8 March is not the day of the fairer sex, 8 March is the international reminder of the struggle for economic, political and societal equality of women. The fight against contemporary patriarchy is not over: the World Economic Forum predicts that the gender gap will not close until 2133!
The history behind International Women’s Day is fascinating! The history of the day stems from Socialist roots: The first observance was in New York in 1909, and was put on by the Socialist Party of America. Russia officially began marking the day in 1917, and became a non-working day in 1965. The United Nations adopted the day in 1975.
Even if you’re not wearing red or purple today, be sure to take a moment and reflect on the women in your life and the world over.
Lina Wertmuller directing ‘Seven Beauties’ (Pinimg)
The first woman nominated for the Best Director Oscar was Lina Wertmuller in 1975 for her film “Seven Beauties.” The film follows an Italian man throughout his life, and the title comes from his seven sisters. “Seven Beauties” was her tenth film.
The next woman nominated for the Best Director Oscar was Jane Campion for her 1993 film “The Piano.”
‘The Fate of the Furious,’ 2017 (Junkee)
“Black Panther” smashed many records within its first week of opening. One of the records it broke was the biggest opening for an African-American director. Ryan Coogler now holds that crown.
The previous record holder was F. Gary Gray, who directed “The Fate of the Furious.” The movie made $98M last year. Gray has also directed the films “Set It Off” (1996), “A Man Apart” (2003) and “Straight Outta Compton” (2015) and music videos for TLC (“Waterfalls” in 1995) and OutKast (“Ms. Jackson” in 2000).
Alice Dunnigan (Columbia Journalism Review Archive)
Alice Dunnigan should be more well-known. This is not editorializing, this is just a fact. As a journalist WOC, Dunnigan pioneered many firsts. She was the first African-American woman to have press access to the White House, first African-American female member of the Senate and House of Representatives press galleries. Dunnigan was also the first African-American woman to travel with a presidential candidate, when she traveled with Harry S. Truman during the 1948 presidential campaign.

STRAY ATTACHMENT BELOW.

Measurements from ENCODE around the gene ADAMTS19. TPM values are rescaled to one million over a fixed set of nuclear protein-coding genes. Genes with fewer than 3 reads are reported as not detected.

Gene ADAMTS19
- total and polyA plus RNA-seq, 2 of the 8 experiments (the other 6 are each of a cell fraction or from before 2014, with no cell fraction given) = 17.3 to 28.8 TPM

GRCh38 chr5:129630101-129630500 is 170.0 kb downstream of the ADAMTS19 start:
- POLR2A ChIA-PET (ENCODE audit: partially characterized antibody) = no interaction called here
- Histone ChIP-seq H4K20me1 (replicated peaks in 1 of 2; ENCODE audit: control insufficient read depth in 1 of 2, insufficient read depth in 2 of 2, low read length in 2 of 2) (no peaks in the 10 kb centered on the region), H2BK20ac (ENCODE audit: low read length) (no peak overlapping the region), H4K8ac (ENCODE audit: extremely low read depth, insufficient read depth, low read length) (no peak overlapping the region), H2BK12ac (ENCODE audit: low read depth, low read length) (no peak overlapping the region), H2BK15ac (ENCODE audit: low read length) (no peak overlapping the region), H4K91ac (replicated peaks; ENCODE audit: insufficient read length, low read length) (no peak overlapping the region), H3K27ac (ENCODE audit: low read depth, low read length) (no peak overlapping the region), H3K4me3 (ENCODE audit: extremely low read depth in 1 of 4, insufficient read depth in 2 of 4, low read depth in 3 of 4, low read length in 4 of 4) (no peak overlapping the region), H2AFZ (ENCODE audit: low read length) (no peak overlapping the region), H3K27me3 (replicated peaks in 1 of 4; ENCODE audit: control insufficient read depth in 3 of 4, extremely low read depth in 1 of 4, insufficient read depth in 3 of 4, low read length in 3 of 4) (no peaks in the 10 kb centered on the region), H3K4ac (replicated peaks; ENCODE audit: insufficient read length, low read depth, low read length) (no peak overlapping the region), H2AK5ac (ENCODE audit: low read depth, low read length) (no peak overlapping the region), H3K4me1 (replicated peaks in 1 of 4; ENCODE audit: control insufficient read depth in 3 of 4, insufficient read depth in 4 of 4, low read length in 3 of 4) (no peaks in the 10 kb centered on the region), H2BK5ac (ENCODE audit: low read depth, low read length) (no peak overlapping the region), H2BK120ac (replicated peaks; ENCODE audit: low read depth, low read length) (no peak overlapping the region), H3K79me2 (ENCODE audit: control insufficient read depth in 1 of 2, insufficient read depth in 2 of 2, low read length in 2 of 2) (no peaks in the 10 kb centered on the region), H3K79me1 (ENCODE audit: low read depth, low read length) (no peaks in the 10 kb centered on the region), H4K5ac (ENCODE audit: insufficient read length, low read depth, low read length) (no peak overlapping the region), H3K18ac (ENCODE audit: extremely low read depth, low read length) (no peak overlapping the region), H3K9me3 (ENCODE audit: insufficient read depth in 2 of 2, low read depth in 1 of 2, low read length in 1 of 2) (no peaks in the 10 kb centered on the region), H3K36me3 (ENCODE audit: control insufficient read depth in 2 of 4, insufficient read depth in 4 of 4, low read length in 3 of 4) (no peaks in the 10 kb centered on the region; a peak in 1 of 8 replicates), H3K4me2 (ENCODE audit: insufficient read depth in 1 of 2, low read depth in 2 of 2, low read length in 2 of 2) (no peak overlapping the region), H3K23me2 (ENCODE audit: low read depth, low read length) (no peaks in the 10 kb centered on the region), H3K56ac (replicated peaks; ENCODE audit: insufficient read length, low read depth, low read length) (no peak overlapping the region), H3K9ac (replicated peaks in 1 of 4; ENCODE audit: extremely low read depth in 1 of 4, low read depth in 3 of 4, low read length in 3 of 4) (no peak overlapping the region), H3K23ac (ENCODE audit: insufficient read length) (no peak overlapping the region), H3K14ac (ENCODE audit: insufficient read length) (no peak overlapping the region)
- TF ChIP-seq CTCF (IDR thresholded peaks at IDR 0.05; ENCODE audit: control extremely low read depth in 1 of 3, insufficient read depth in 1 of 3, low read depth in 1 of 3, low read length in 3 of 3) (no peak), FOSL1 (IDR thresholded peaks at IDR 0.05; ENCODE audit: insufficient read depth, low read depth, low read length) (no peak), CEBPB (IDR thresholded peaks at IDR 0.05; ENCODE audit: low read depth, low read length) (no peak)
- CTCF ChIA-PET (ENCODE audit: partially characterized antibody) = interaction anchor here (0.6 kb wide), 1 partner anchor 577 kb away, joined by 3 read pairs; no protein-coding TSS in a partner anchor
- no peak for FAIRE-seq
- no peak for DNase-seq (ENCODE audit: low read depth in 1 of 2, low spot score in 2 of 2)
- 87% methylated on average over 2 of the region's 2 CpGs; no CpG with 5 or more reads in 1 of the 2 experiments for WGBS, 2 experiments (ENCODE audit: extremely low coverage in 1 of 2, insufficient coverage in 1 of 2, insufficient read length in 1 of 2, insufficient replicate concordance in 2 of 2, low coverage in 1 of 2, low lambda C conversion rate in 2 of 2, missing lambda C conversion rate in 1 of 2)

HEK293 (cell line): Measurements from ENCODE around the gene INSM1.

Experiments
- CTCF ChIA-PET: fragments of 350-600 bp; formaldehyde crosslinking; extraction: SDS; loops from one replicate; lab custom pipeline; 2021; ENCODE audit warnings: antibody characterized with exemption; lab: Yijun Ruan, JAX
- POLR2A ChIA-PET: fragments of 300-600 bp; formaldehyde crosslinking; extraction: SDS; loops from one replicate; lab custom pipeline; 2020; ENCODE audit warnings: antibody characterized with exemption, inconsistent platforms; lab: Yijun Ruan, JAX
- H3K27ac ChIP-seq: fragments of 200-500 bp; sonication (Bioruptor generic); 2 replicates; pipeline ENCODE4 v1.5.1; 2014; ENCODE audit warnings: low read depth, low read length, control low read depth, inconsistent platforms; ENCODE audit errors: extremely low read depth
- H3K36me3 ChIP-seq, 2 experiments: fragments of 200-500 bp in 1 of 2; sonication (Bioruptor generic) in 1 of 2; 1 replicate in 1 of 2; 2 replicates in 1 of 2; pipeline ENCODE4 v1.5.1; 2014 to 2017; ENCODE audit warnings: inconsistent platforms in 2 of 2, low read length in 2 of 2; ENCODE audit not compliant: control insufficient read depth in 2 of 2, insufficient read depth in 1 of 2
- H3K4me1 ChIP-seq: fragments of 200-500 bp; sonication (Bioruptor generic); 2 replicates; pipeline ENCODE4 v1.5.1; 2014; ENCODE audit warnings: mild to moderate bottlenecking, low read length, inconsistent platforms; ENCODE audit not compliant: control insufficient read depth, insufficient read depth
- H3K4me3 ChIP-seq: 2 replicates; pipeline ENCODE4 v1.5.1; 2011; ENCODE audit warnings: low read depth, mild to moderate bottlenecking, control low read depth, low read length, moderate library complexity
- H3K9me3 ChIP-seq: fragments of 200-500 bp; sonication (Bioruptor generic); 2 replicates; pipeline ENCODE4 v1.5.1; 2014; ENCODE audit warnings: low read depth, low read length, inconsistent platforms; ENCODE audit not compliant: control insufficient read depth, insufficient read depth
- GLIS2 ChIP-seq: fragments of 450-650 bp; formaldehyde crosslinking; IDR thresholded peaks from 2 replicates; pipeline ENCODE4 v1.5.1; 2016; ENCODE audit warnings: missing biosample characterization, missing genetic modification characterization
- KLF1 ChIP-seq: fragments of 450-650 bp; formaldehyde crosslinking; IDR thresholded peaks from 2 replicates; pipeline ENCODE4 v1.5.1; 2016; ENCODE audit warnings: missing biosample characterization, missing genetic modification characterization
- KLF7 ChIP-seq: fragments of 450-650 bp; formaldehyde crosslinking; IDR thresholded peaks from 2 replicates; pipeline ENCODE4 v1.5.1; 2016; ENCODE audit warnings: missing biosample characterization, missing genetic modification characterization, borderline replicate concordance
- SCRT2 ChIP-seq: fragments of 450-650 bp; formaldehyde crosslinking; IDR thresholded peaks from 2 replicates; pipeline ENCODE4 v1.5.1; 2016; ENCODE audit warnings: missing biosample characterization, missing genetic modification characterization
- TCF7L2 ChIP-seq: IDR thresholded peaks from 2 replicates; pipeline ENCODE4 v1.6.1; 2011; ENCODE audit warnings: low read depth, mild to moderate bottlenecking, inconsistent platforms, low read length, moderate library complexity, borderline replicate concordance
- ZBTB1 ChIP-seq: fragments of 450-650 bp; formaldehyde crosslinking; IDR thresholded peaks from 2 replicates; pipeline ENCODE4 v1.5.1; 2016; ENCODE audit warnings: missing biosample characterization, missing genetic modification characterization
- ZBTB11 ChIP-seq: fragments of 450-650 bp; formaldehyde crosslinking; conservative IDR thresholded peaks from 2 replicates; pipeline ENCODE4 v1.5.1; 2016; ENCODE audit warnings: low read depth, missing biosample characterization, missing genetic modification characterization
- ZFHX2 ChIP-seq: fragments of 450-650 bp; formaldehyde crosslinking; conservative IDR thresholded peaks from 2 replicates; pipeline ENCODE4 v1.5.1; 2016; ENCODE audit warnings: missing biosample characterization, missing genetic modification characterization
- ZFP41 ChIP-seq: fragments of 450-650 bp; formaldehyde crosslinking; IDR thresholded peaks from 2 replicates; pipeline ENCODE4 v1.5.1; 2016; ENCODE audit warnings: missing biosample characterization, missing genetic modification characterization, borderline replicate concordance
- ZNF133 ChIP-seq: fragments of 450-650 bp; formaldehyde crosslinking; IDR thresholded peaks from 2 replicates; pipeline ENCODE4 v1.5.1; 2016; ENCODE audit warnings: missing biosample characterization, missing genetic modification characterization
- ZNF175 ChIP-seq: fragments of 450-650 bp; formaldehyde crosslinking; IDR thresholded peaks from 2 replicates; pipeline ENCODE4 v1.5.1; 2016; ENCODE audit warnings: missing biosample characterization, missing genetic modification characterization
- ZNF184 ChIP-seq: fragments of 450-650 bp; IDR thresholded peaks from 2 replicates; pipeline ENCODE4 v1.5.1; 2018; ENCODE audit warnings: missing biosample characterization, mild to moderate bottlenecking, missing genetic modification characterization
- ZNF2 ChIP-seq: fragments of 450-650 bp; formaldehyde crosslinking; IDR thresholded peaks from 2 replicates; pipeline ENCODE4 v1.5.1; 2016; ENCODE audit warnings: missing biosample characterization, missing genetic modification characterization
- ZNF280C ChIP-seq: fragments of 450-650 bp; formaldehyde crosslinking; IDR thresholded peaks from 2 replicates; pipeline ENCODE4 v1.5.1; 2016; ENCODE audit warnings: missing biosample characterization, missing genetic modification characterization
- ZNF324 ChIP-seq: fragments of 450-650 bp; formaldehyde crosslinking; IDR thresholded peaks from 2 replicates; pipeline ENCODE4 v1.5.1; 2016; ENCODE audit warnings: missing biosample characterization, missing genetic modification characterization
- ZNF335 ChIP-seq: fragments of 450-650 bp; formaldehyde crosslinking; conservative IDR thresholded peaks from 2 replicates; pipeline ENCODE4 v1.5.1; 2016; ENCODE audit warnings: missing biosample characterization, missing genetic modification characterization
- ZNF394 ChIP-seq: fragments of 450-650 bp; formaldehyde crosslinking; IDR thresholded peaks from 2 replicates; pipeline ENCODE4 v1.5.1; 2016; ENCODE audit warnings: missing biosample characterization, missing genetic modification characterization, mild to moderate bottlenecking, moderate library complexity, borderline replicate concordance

Dunnigan paved the way for other African-American female journalists, among them Gwen Ifill, Nikole Hannah-Jones, and Oprah Winfrey.
Boyz N The Hood, made by John Singleton in 1991, was the story of three friends — played by(from left) Morris Chestnut, Cuba Gooding, Jr. and Ice Cube – growing up in South Central Los Angeles.
The first African-American nominee for Best Director was John Singleton. Like Peele, Singleton was nominated for his debut film. Singleton’s film “Boys n the Hood” featured Ice Cube (in his acting debut), Cuba Gooding Jr. and Angela Bassett. Singleton’s nomination also made history because he was the youngest-ever nominee for Best Director, nominated at age 24.
This year, Jordan Peele hit the trifecta of Oscar nominations with “Get Out,” receiving nominations for Best Picture, Best Director and Best Screenplay. Peele is only the fifth African-American director to be nominated for a Best Director Oscar.
Kathryn Bigelow at the 2010 Oscars (Zimbio)
Prior to directing the 2009 film “The Hurt Locker,” Kathryn Bigelow was known for science fiction “Strange Days” and action film “Point Break.” “The Hurt Locker” raised her profile, and pushed her into the spotlight when she won the Best Director Oscar for the film.
Bigelow is the only woman to win the Best Director Oscar. She was the fourth woman to be nominated for the award.